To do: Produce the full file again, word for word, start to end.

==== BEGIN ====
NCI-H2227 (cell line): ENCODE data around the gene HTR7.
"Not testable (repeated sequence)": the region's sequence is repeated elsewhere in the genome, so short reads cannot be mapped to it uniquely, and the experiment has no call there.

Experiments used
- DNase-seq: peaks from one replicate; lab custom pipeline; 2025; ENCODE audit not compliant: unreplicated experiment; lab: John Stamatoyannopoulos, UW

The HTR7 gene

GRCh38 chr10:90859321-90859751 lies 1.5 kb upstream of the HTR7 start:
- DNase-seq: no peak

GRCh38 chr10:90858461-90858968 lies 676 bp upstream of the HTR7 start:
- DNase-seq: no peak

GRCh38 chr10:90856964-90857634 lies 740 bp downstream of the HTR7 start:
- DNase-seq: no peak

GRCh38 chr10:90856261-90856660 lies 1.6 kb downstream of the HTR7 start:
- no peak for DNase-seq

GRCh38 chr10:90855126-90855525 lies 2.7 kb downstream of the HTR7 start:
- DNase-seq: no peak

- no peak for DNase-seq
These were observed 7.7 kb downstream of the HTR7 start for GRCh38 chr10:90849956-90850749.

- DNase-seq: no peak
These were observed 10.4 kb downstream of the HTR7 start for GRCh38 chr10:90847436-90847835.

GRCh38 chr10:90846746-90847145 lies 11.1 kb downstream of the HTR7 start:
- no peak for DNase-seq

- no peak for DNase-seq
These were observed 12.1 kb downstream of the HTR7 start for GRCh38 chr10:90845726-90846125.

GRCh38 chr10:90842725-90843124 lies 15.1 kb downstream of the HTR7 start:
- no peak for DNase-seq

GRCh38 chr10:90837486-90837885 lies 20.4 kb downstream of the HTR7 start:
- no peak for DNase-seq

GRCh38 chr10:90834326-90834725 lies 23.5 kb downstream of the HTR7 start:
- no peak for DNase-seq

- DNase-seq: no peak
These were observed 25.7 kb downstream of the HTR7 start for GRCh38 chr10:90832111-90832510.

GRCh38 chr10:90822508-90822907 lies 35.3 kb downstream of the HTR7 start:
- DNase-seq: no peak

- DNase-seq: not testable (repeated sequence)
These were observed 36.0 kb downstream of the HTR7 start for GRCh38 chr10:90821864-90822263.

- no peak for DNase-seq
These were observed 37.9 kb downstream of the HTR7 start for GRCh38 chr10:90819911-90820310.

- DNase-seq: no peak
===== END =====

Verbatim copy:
NCI-H2227 (cell line): ENCODE data around the gene HTR7.
"Not testable (repeated sequence)": the region's sequence is repeated elsewhere in the genome, so short reads cannot be mapped to it uniquely, and the experiment has no call there.

Experiments used
- DNase-seq: peaks from one replicate; lab custom pipeline; 2025; ENCODE audit not compliant: unreplicated experiment; lab: John Stamatoyannopoulos, UW

The HTR7 gene

GRCh38 chr10:90859321-90859751 lies 1.5 kb upstream of the HTR7 start:
- DNase-seq: no peak

GRCh38 chr10:90858461-90858968 lies 676 bp upstream of the HTR7 start:
- DNase-seq: no peak

GRCh38 chr10:90856964-90857634 lies 740 bp downstream of the HTR7 start:
- DNase-seq: no peak

GRCh38 chr10:90856261-90856660 lies 1.6 kb downstream of the HTR7 start:
- no peak for DNase-seq

GRCh38 chr10:90855126-90855525 lies 2.7 kb downstream of the HTR7 start:
- DNase-seq: no peak

- no peak for DNase-seq
These were observed 7.7 kb downstream of the HTR7 start for GRCh38 chr10:90849956-90850749.

- DNase-seq: no peak
These were observed 10.4 kb downstream of the HTR7 start for GRCh38 chr10:90847436-90847835.

GRCh38 chr10:90846746-90847145 lies 11.1 kb downstream of the HTR7 start:
- no peak for DNase-seq

- no peak for DNase-seq
These were observed 12.1 kb downstream of the HTR7 start for GRCh38 chr10:90845726-90846125.

GRCh38 chr10:90842725-90843124 lies 15.1 kb downstream of the HTR7 start:
- no peak for DNase-seq

GRCh38 chr10:90837486-90837885 lies 20.4 kb downstream of the HTR7 start:
- no peak for DNase-seq

GRCh38 chr10:90834326-90834725 lies 23.5 kb downstream of the HTR7 start:
- no peak for DNase-seq

- DNase-seq: no peak
These were observed 25.7 kb downstream of the HTR7 start for GRCh38 chr10:90832111-90832510.

GRCh38 chr10:90822508-90822907 lies 35.3 kb downstream of the HTR7 start:
- DNase-seq: no peak

- DNase-seq: not testable (repeated sequence)
These were observed 36.0 kb downstream of the HTR7 start for GRCh38 chr10:90821864-90822263.

- no peak for DNase-seq
These were observed 37.9 kb downstream of the HTR7 start for GRCh38 chr10:90819911-90820310.

- DNase-seq: no peak